As you can imagine there was a lengthy and contrary discussion over the matter resulting in the majority agreeing on the sort of advice we, as group, would have give the Mother. Our comment was that the daughter should ignore the comments even though it was hurtful as her friend was only showing her true colours by lashing out. Many believed the girl was so wrapped up in the belief of her own hurt (rightly ot wrongly) that she has failed to see the wrong she has done to her friend.
It was also felt that the girl was showing how immature she is as she is unprepared or incapable of discussing the problem face on. We hoped she would see the damage she has done before it is too late as she will obviously lose the friendship. This led us on to discussing the harm that social media does to our young people. But some commented how it also shows how immature they are.
Our discussions went further as we discussed the ways in which we could utilise our writing skills in teaching young people through our stories not to be so judgemental without good cause. It goes to show how life can affect what we authors write about. And of course gave the workshop leader the perfect subject for an exercise in writing about how to include such behaviour within our writing.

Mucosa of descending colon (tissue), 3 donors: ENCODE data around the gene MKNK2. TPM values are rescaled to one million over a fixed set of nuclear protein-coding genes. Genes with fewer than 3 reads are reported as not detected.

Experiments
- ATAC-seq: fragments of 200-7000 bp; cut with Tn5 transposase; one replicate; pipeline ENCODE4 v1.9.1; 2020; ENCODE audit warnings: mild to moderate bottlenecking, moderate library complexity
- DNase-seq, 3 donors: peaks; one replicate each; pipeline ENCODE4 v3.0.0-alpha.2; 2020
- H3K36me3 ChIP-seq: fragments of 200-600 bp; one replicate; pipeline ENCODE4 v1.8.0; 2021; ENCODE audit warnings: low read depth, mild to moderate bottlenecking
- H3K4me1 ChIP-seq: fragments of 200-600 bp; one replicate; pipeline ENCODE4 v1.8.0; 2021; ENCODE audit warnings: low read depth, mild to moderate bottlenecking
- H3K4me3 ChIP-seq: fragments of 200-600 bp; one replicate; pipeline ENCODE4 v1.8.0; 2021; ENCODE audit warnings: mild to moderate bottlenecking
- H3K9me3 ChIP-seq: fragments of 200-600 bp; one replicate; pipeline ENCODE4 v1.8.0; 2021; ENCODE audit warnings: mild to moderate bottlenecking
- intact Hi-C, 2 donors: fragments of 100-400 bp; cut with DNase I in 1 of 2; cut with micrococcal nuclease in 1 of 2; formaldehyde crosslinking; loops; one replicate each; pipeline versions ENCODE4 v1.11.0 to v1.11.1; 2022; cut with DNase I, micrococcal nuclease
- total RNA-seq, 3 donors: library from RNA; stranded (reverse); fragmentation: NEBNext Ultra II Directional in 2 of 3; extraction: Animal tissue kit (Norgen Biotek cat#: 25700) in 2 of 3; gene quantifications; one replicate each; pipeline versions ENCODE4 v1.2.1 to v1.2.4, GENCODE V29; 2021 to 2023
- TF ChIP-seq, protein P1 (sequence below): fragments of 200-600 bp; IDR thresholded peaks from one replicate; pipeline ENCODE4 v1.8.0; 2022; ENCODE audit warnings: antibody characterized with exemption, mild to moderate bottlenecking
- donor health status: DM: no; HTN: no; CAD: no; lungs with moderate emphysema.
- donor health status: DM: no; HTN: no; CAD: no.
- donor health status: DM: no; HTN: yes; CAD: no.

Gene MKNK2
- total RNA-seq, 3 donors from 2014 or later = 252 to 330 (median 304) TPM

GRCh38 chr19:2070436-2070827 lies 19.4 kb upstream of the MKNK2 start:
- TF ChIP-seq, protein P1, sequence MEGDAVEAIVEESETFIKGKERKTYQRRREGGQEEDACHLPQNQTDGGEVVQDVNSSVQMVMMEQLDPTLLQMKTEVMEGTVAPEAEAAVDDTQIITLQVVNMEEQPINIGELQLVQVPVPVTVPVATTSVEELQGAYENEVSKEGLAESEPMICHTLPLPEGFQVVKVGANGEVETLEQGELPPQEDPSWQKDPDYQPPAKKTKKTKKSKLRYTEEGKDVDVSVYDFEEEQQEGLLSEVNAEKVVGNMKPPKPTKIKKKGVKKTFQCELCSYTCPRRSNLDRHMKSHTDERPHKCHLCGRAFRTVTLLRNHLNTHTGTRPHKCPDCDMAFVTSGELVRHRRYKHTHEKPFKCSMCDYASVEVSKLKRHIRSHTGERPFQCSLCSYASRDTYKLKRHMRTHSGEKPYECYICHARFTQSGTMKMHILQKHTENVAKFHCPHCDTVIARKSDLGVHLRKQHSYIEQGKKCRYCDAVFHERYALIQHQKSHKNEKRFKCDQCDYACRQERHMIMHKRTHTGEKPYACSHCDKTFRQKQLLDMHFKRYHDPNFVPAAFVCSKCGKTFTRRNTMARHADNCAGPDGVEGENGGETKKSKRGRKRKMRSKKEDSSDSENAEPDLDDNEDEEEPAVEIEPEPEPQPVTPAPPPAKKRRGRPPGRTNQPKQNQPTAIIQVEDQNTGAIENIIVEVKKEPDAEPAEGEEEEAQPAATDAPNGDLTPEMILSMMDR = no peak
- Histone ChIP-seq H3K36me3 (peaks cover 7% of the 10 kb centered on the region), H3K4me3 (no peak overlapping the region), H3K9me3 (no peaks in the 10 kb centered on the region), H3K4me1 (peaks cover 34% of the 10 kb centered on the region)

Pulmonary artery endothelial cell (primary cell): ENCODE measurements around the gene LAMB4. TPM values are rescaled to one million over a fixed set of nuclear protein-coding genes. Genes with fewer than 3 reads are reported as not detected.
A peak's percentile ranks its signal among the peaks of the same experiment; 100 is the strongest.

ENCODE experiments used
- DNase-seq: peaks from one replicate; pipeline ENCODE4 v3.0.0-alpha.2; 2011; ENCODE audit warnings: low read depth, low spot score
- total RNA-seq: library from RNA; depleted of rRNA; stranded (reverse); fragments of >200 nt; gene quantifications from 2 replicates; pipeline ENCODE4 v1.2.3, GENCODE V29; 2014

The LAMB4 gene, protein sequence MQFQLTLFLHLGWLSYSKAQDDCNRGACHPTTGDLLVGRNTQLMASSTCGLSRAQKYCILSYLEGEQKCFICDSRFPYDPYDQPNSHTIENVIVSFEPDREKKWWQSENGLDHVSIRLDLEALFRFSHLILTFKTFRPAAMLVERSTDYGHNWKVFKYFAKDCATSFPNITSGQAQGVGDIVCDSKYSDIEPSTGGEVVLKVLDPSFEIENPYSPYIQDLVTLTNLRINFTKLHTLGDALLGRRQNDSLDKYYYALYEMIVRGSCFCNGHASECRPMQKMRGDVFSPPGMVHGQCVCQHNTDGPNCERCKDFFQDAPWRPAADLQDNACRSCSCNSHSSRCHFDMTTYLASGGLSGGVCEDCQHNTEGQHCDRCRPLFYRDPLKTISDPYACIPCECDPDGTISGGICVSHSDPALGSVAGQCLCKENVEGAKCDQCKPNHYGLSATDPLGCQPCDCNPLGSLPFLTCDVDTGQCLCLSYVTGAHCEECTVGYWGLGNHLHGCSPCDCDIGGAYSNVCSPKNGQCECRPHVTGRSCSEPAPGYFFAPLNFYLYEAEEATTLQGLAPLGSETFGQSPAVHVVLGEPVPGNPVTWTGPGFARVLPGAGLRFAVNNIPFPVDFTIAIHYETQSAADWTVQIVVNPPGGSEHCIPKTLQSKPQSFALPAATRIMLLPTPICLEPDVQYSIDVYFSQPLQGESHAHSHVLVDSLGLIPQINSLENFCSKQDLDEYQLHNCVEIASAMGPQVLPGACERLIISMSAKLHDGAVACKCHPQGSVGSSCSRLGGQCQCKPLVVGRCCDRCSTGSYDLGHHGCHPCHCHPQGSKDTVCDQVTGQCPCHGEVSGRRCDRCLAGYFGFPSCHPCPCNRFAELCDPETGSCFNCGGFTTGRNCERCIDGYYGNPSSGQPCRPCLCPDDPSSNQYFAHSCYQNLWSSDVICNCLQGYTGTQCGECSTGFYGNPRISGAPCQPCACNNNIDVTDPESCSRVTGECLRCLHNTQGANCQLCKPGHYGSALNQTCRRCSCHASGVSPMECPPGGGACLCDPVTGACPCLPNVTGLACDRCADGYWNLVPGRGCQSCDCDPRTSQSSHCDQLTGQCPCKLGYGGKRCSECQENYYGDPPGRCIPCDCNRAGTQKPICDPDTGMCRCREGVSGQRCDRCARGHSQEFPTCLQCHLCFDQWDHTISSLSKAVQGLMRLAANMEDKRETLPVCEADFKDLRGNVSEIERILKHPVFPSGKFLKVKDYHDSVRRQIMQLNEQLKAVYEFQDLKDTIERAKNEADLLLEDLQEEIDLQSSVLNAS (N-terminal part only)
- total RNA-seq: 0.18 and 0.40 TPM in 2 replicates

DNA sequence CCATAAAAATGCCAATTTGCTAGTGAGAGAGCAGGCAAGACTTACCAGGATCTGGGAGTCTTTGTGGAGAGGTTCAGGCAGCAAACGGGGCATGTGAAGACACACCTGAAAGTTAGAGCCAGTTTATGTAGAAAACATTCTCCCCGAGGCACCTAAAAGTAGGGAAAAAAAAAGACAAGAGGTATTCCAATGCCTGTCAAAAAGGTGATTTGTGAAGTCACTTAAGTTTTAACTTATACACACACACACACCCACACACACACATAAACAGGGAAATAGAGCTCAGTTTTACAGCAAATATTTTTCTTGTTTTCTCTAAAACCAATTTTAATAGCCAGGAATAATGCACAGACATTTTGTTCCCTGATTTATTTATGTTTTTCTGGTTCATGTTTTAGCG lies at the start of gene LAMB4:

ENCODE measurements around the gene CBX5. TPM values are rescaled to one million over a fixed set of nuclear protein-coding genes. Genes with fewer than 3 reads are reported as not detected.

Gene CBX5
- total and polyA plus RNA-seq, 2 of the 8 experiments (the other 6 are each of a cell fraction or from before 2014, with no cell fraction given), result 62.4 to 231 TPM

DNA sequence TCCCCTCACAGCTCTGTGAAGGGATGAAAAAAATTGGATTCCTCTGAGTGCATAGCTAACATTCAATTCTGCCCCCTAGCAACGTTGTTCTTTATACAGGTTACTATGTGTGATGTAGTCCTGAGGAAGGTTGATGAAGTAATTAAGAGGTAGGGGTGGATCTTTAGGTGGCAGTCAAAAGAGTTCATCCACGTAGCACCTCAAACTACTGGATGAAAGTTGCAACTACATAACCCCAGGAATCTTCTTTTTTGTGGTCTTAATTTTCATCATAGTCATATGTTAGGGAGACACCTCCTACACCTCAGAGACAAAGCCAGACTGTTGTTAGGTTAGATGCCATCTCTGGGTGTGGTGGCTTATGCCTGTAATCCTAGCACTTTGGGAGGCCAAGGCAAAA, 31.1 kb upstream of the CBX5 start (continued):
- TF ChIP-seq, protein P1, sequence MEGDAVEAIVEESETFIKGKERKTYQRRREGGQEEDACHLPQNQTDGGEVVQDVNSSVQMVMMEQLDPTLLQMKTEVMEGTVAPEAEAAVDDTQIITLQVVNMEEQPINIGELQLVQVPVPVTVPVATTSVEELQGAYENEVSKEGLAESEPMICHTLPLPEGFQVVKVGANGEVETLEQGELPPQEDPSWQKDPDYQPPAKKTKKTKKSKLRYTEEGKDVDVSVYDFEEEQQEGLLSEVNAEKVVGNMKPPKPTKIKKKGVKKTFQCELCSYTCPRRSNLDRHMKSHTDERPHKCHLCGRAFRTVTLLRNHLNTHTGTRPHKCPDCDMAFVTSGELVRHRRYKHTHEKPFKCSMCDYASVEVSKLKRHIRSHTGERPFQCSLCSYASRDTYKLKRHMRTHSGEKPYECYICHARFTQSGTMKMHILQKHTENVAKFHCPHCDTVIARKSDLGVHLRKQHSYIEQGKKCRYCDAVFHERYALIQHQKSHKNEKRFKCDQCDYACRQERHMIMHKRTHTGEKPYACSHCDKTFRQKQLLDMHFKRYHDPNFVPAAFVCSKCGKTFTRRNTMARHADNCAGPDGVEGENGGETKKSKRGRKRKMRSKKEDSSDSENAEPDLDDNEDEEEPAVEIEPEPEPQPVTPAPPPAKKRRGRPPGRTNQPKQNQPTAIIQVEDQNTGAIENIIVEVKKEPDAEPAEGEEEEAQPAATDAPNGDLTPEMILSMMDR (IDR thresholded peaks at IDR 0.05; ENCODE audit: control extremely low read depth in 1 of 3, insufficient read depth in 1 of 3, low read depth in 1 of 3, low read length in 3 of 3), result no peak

Just shows how everyday life affects what we authors do.
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Identity Theft

This week I experienced a form of identity theft on Twitter. This is the first time in 30 years of dealing with the internet and computers that I have had this happen. So, I suppose I have, to some degrees, been fortunate.

It appears someone had taken my image, my name (minus the 'y') and the bio details of my long standing Twitter account and used them to create a new account which had over 160 people following it. Strangely some of them were already following me on my official account. What was worse was that the person tweeting on the account was leaving a phone number purporting to be offering writing services but she was in fact soliciting for men? I actually discovered her personal email by following the phone number through Google and finding an advert for her in an online American Newspaper!

After many emails shouting (literally) at Twitter, and having proven who I really was who I said I was, they finally accepted that the new account was bogus and removed it. I have to say how frustrating and annoying the whole process was but thankfully it is finished with.

Of course, the only problem now, is that it has left me feeling slightly paranoid which is something I normally never feel. So much so, that I have been double checking my name on every social media, search engine etc etc I can find. Just in case!! And, I've been going through all my accounts and resetting my passwords as well. Very time consuming to say the least. It's surprising, as an Author and Writer, just how many accounts one accumulates?

So remember people, take extra care and regularly check your details out there in the floating cloud! This internet can be lethal at times.

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UNIVERSAL CREDIT THREATENS FUTURE WRITERS

According to the Society of Authors it has warned MPs that the changes to Universal Credit could silence working-class writers, impeding diversity in publishing and thus making it harder to attract different types of readers.